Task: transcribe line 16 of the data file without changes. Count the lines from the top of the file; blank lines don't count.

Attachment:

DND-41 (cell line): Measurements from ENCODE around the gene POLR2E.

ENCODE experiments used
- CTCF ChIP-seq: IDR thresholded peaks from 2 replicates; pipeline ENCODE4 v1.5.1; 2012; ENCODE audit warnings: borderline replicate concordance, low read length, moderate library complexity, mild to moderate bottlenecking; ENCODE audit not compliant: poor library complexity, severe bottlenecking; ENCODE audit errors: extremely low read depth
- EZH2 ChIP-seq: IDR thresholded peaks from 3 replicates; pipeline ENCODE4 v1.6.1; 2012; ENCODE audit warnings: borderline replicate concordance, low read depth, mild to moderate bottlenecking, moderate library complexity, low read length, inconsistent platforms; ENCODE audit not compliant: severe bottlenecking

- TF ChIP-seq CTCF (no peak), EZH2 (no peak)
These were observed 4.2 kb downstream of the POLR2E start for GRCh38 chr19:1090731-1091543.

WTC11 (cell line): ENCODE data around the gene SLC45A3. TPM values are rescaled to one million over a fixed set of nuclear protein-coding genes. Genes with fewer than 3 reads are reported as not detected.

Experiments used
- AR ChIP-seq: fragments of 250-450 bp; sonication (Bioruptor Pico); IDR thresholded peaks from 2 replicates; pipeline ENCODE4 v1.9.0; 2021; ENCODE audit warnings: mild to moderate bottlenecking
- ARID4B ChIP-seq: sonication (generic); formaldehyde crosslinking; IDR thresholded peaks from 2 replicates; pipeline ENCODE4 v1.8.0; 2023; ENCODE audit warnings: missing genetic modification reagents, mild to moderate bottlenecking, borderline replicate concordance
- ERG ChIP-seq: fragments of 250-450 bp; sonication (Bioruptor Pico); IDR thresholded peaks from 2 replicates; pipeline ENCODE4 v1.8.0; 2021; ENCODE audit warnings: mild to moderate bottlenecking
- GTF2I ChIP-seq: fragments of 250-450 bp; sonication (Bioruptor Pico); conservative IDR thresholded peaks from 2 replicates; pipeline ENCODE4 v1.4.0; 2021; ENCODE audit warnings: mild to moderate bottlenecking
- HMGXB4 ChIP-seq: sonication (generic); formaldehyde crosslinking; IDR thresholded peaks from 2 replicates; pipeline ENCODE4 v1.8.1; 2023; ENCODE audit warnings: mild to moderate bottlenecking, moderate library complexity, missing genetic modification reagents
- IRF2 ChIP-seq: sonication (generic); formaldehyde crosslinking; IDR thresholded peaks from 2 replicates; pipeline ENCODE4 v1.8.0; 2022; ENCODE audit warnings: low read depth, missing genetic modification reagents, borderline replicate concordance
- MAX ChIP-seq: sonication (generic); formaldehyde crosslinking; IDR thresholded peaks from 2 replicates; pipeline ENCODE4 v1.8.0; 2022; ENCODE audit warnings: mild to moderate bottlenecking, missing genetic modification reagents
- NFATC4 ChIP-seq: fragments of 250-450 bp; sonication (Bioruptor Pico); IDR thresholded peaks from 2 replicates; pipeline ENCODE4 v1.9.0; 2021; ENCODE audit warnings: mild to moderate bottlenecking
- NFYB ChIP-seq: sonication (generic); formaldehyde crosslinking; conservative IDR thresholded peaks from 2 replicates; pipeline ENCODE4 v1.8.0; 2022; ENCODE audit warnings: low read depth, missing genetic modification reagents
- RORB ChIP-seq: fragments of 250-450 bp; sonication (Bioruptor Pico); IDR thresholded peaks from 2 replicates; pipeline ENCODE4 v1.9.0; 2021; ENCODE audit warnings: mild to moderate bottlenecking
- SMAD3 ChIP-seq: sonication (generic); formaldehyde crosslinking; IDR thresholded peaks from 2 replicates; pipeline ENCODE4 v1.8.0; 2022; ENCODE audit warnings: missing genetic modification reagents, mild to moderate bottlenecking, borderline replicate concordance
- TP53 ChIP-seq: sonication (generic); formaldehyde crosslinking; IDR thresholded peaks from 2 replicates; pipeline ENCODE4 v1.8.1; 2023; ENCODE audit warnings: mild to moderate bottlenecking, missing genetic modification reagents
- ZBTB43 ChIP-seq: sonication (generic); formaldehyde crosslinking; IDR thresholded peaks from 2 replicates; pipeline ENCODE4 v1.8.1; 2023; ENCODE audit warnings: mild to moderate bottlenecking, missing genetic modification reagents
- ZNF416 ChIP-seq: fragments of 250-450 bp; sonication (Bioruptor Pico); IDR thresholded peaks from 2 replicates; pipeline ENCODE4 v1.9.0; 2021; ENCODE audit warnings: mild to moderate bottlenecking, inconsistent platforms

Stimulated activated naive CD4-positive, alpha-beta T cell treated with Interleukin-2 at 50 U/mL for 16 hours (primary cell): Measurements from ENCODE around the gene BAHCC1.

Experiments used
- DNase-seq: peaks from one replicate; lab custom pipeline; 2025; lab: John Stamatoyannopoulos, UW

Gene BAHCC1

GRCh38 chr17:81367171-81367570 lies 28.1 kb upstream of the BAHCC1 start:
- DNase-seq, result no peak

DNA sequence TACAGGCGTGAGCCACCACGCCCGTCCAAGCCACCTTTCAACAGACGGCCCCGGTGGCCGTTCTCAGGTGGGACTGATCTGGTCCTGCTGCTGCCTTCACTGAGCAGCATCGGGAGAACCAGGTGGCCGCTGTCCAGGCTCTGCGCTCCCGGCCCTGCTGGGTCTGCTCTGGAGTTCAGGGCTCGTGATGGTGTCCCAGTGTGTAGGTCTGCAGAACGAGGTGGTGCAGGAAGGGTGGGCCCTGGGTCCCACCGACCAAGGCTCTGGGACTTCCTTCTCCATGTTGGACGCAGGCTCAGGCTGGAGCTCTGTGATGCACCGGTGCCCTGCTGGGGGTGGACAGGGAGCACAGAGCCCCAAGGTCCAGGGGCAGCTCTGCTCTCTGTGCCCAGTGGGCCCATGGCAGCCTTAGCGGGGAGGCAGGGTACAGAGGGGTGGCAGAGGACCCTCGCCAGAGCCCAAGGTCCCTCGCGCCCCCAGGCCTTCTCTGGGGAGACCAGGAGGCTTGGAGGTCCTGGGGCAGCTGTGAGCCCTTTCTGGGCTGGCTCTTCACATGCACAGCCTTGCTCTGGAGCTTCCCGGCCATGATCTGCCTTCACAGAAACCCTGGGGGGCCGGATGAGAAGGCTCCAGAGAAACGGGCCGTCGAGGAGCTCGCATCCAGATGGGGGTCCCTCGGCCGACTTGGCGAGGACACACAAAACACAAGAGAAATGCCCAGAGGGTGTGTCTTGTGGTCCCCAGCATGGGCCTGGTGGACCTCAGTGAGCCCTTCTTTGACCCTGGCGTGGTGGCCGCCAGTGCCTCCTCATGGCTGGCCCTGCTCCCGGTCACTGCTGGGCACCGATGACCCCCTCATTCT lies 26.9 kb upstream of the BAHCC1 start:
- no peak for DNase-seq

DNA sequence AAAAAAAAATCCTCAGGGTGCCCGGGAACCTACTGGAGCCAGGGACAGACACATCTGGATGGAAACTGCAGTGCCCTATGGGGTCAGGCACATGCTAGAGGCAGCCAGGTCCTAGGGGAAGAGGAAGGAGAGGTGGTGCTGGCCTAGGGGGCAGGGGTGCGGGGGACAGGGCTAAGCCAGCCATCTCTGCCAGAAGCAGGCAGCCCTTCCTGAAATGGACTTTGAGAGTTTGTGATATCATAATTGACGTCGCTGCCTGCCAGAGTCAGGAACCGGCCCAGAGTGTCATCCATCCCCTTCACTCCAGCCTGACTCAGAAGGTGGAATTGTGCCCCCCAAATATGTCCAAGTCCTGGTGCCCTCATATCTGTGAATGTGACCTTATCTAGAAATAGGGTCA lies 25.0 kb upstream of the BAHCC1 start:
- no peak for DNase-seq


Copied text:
- NFATC4 ChIP-seq: fragments of 250-450 bp; sonication (Bioruptor Pico); IDR thresholded peaks from 2 replicates; pipeline ENCODE4 v1.9.0; 2021; ENCODE audit warnings: mild to moderate bottlenecking